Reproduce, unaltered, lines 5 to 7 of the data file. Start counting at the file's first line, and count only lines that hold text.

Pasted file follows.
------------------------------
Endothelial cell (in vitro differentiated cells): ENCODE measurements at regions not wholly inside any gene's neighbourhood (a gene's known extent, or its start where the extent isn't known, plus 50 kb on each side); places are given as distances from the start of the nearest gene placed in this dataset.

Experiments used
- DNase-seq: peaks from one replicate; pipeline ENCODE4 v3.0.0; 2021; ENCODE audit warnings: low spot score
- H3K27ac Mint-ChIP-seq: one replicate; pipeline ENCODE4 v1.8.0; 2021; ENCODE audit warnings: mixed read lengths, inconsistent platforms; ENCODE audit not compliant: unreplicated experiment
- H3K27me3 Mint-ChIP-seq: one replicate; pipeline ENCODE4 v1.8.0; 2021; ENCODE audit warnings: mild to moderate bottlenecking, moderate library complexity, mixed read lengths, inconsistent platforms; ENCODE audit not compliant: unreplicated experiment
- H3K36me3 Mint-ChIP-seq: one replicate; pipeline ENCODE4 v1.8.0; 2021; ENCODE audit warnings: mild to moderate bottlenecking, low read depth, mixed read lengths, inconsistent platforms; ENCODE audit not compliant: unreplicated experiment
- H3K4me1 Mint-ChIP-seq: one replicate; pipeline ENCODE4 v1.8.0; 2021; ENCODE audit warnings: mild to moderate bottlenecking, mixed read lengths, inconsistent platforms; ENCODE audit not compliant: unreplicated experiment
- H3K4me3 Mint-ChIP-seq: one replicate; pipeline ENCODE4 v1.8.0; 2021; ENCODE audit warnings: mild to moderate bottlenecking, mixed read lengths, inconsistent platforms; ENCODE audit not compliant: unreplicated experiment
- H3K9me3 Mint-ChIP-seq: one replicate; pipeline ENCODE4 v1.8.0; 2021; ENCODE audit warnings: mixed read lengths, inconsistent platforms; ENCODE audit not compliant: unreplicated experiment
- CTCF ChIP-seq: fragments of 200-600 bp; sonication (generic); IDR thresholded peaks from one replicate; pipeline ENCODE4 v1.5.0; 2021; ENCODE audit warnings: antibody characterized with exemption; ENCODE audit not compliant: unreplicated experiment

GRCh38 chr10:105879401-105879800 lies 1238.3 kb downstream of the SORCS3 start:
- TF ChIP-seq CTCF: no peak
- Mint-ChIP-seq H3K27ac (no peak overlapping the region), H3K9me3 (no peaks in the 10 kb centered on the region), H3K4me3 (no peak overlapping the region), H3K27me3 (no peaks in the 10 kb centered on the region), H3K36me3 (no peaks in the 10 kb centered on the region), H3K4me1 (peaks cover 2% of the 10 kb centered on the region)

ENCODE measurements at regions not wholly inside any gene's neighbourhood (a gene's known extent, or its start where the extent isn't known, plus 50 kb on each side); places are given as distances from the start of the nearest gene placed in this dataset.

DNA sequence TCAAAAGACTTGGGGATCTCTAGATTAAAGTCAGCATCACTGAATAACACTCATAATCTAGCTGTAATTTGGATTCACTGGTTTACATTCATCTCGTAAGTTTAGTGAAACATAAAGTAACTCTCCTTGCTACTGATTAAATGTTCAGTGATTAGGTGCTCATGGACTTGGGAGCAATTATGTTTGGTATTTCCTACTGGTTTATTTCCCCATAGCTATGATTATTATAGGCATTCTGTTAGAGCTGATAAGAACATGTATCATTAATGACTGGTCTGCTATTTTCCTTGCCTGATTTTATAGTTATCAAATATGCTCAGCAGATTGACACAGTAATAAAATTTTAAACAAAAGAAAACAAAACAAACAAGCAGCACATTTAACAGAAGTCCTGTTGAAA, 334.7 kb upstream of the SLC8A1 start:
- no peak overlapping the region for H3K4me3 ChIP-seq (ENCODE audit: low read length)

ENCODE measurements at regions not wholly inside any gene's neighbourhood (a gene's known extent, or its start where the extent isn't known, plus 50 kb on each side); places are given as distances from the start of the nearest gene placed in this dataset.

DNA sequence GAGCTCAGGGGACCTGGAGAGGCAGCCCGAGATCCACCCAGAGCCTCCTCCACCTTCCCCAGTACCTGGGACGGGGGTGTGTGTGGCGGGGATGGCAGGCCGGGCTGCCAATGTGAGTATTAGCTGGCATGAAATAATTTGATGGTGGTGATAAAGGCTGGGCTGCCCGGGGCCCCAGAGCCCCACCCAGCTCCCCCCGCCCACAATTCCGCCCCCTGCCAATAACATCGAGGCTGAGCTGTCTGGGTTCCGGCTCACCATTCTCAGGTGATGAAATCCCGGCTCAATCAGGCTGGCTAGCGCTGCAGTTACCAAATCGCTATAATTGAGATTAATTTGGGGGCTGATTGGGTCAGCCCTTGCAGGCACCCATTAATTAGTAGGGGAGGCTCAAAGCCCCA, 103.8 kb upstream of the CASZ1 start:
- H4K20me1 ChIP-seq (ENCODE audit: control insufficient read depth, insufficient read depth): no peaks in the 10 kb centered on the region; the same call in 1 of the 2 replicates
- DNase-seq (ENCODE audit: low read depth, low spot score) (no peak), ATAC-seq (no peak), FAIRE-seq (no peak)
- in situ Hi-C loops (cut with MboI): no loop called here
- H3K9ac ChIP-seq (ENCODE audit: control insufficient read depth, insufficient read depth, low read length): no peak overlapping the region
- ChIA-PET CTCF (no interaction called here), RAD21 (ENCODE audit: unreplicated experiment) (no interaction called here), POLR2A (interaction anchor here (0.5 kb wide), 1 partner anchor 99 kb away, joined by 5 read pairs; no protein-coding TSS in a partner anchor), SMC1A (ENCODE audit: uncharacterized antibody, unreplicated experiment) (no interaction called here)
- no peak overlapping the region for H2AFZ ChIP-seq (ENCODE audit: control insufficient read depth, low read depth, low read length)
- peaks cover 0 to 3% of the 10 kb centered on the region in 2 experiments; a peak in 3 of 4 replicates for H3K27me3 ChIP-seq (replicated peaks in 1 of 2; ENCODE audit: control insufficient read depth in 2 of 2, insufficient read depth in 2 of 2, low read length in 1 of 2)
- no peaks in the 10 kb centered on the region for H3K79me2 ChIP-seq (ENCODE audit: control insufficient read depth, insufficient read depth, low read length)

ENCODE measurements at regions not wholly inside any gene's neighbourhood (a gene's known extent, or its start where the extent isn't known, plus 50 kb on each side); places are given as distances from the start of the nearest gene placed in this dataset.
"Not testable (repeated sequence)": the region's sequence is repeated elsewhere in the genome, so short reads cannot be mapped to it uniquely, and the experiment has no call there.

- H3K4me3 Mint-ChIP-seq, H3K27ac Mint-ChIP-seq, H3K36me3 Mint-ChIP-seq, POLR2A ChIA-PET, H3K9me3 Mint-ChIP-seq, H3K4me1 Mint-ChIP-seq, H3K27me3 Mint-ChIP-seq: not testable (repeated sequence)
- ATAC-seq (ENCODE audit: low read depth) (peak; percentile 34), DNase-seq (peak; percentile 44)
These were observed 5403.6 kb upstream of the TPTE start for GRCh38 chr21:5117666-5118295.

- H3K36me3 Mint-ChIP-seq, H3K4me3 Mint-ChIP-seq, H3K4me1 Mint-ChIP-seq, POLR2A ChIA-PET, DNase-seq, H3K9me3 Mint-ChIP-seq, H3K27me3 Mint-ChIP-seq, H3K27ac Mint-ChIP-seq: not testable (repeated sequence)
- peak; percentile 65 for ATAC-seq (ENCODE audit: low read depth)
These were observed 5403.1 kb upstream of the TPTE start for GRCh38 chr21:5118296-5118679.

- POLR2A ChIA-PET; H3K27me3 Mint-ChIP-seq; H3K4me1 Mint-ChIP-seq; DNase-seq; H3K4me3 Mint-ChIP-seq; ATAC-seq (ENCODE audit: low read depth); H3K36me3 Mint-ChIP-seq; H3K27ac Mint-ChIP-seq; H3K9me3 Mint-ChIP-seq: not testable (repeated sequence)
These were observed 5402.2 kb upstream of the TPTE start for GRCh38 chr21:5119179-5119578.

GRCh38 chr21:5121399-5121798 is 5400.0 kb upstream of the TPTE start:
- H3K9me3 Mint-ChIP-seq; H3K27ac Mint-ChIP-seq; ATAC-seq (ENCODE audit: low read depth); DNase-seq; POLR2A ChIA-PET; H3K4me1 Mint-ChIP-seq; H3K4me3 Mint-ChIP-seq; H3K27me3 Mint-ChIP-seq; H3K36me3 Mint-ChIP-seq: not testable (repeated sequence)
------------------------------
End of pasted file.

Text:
- H3K27me3 Mint-ChIP-seq: one replicate; pipeline ENCODE4 v1.8.0; 2021; ENCODE audit warnings: mild to moderate bottlenecking, moderate library complexity, mixed read lengths, inconsistent platforms; ENCODE audit not compliant: unreplicated experiment
- H3K36me3 Mint-ChIP-seq: one replicate; pipeline ENCODE4 v1.8.0; 2021; ENCODE audit warnings: mild to moderate bottlenecking, low read depth, mixed read lengths, inconsistent platforms; ENCODE audit not compliant: unreplicated experiment
- H3K4me1 Mint-ChIP-seq: one replicate; pipeline ENCODE4 v1.8.0; 2021; ENCODE audit warnings: mild to moderate bottlenecking, mixed read lengths, inconsistent platforms; ENCODE audit not compliant: unreplicated experiment